Kenya split over campaign to give women the right to safe abortions
MP Esther Passaris says lives are being put at risk in a country where 40% of pregnancies are unplanned
Ginger Hervey in Nairobi
Tue 17 Mar 2020
The pills arrived with no instructions. Delivered on a Sunday to Joy’s home in Kayole, an informal settlement in Kenya’s capital Nairobi, by someone she didn’t know.
She had ordered them because she was pregnant, and didn’t want to be. At 19, she said, she couldn’t support a baby, and the father had stopped answering his phone after she told him. Desperate, she had asked an older friend, who said she knew someone who could help.
The impact of U.S.’s abortion policies on international diplomacy
On August 29, 2019
WIIS Blog, Women Peace & Security
By Hannah Proctor, Research Fellow, WIIS Global
Throughout 2019, conservative states in the U.S. have been adopting increasingly restrictive abortion laws in an effort to undermine, and eventually abolish, the Roe v. Wade decision, which guaranteed the right to abortion based on the right to privacy. These laws and the mindsets that accompany them have far-reaching consequences that go beyond U.S. borders.
Historically, conservative U.S. administrations have relied on two main pieces of legislation to enforce their anti-abortion positions globally:
How Trump's latest efforts to stop abortion increasingly undermine global health
Canada recently committed a record amount toward safe abortion services. Will that be enough to combat the impacts of the US' revised ‘global gag rule’?
By: Urooba Jamal
July 16, 2019
The dilemma for a health organization is hard to fathom.
In 2018, two young women died at the hands of knitting needles and other everyday objects in Kenya, where seven women die each day in an attempt to induce an abortion on their own, bereft of safer options.
Even two years earlier, their deaths might have been prevented. But a local organization that would have previously referred them to abortion provision services was forced to choose between giving sexual and reproductive healthcare advice or signing a “global gag rule” and stopping that program, in order to continue to provide HIV services to its 10,000 clients.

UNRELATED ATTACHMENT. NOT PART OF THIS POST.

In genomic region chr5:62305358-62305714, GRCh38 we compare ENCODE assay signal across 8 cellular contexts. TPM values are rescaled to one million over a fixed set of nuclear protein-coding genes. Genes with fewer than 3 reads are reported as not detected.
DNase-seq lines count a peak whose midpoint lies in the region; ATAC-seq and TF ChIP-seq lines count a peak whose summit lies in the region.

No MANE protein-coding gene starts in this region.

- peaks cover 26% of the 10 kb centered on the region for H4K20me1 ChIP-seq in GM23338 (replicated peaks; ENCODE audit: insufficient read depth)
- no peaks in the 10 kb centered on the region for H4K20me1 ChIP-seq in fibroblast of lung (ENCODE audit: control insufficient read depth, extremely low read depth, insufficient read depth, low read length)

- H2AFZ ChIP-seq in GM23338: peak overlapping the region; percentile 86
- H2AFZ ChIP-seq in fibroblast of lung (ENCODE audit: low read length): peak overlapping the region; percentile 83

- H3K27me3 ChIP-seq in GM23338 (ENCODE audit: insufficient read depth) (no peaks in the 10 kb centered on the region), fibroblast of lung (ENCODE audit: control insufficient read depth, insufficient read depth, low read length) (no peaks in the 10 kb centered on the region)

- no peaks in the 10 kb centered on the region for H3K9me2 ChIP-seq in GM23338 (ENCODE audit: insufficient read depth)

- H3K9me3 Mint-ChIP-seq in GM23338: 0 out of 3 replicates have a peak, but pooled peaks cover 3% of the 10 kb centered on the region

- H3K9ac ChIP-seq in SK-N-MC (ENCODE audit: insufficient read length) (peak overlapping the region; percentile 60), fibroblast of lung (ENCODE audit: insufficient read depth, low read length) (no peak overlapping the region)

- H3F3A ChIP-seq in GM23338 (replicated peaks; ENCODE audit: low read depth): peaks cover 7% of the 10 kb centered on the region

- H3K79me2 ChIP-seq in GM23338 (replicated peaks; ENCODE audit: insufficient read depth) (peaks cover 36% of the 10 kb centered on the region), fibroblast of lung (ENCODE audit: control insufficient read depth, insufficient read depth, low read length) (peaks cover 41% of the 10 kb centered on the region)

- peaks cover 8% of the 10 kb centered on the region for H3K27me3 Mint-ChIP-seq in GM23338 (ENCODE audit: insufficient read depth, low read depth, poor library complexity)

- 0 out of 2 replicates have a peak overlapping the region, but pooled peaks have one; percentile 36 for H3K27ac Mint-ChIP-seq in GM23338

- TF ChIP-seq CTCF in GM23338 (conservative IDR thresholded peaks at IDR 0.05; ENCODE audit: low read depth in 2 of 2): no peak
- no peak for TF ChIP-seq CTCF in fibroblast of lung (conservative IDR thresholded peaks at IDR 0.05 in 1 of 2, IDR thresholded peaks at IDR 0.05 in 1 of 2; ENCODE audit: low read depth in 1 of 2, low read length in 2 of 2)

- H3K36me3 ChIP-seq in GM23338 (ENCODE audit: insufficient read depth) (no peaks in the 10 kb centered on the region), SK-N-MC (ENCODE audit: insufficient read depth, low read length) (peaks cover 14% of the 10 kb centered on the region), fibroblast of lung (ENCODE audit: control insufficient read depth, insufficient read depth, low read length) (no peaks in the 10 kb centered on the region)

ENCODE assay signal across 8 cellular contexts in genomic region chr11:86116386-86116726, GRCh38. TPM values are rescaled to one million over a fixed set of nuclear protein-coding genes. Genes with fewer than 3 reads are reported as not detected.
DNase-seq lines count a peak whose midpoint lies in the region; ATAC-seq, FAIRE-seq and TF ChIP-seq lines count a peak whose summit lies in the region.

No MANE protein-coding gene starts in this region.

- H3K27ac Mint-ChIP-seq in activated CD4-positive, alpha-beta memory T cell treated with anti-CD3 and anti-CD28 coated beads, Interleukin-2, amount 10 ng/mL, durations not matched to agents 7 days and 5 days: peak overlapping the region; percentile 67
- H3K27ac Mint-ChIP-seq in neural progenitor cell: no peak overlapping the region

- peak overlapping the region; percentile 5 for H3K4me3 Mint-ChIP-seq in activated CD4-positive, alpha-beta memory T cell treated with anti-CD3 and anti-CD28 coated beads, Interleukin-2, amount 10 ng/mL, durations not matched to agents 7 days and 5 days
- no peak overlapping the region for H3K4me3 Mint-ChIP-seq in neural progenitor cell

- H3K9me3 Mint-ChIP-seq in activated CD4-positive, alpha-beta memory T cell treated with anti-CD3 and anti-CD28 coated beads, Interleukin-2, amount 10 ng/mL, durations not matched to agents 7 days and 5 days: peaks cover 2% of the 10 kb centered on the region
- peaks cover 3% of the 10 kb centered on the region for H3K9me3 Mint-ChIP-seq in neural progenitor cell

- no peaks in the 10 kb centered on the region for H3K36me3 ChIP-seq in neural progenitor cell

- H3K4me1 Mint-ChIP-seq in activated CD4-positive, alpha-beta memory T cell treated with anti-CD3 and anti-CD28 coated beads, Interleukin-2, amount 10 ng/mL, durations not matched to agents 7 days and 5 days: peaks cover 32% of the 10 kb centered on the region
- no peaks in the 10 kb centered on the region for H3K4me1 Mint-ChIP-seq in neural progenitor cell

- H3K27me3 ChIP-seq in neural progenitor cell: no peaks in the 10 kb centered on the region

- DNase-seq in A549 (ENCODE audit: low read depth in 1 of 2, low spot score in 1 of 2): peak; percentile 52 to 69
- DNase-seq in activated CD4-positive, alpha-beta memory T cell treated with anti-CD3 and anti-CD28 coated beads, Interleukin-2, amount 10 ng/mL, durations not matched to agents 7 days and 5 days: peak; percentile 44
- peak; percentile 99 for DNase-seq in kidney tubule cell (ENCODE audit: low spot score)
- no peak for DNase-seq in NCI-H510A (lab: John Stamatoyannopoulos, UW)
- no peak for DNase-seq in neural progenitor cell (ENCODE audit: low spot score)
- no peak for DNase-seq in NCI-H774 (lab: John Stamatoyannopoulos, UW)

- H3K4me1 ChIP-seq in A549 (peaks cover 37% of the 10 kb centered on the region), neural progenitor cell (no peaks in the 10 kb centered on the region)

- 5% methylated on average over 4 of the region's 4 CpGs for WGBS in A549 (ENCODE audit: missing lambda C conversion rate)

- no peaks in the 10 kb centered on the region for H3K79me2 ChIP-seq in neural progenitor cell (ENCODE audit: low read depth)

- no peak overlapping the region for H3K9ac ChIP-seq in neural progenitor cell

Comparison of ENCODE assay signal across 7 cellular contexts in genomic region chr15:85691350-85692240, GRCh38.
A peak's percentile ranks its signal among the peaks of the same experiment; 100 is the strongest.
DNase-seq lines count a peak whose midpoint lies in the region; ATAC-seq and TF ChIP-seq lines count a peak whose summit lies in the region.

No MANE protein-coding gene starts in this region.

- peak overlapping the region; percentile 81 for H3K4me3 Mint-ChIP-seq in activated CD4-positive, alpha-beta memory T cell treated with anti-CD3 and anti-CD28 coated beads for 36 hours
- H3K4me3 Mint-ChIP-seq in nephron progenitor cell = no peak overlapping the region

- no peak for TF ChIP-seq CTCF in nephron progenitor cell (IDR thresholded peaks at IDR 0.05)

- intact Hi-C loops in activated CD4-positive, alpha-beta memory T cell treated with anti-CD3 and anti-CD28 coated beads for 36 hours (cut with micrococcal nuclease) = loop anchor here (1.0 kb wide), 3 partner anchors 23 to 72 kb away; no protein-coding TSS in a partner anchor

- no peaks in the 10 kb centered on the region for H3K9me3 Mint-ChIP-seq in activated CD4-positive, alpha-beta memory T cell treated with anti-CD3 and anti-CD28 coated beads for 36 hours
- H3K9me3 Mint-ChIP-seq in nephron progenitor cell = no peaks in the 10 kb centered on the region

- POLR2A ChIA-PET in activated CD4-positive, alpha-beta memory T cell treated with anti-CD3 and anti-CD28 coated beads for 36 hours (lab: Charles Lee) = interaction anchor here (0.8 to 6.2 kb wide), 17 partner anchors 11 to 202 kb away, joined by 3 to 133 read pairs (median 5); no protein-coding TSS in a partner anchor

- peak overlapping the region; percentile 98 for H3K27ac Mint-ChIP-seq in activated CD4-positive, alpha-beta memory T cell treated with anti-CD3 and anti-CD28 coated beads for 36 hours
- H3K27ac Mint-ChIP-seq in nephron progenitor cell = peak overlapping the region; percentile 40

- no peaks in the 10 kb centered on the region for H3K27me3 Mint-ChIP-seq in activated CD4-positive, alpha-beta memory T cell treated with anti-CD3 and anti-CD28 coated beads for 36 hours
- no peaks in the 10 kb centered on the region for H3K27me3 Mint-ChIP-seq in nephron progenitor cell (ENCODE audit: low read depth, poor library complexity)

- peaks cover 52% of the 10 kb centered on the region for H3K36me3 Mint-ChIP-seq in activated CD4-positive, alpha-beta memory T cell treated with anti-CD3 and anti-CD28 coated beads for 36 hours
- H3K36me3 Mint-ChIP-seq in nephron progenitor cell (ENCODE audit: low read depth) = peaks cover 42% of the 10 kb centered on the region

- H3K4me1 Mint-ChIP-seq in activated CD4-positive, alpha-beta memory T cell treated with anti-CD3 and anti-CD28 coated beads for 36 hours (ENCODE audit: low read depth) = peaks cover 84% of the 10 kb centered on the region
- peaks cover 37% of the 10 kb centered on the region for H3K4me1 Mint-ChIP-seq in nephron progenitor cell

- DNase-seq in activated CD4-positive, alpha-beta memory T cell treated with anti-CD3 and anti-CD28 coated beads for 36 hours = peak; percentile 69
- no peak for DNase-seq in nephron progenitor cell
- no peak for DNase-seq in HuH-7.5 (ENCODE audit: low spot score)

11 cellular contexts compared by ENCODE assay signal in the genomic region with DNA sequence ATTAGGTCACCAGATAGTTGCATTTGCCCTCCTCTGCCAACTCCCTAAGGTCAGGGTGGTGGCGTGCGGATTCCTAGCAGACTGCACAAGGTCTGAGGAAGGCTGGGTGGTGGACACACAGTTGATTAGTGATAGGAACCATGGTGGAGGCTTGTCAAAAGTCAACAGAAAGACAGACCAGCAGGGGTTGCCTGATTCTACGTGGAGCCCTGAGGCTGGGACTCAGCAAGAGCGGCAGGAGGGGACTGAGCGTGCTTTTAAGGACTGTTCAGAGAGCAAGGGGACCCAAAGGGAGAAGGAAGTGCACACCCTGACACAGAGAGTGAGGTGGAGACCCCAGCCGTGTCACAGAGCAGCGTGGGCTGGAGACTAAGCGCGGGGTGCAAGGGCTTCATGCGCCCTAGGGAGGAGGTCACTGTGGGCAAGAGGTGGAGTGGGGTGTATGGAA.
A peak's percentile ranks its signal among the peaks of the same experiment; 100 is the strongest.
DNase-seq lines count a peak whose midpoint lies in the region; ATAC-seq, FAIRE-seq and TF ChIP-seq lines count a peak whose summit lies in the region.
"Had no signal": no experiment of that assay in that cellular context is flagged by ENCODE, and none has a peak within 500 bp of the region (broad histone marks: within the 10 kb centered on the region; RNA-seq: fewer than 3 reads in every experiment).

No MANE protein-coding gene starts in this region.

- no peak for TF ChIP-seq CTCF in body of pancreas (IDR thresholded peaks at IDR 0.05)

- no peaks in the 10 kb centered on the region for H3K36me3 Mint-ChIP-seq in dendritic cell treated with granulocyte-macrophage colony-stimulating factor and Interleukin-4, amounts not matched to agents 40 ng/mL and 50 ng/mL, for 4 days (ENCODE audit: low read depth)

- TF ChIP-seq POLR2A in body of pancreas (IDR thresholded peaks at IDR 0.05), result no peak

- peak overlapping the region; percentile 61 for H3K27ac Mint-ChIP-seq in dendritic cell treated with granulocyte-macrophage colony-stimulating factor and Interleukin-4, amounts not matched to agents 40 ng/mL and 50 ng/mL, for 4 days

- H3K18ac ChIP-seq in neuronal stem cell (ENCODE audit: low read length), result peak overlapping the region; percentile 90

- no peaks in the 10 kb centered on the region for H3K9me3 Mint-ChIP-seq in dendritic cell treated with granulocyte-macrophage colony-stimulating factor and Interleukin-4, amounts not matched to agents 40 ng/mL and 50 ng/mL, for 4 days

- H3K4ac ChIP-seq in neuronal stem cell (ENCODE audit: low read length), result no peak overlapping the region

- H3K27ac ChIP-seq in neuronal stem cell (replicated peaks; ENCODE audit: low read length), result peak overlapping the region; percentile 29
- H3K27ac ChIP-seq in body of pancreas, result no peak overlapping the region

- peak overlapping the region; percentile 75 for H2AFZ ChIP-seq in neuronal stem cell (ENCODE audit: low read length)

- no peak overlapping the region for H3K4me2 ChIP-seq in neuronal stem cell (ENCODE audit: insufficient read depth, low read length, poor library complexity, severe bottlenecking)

When the U.S. Pulls the Funding Plug, How Do Reproductive Health Providers Proceed?
Yam Kumari Kandel Senior Reporter
Linda Mujuru Reporter
Prudence Phiri Lead Reporter
Nakisanze Segawa Reporter
May 12, 2019
In 2017, the United States reenacted a policy that dramatically limited how reproductive healthcare providers around the world could use its money. But proving the policy’s actual impact on reproductive health programs worldwide, from Nepal to Zimbabwe, is difficult: Some providers found funding elsewhere, while others are reluctant to share information about their work, leading to a lack of data.
SURKHET, NEPAL — Kaushila BK and her husband, Dilip BK, have a son and a daughter. They say they can’t afford any more children.
Women’s Groups and Funders Respond to Global Gag Rule
Four successful strategies to mitigate the effects of a restrictive funding policy that the Trump administration reinstated.
By Leila Hessini
Apr. 10, 2019
As one of his first acts as president of the United States, Donald Trump reinstated a policy prohibiting organizations from receiving US government aid if they provide services, referrals, and advocacy related to abortion abroad. In late March 2019, the Trump administration expanded this policy to include subcontractors serving groups that provide or discuss abortion.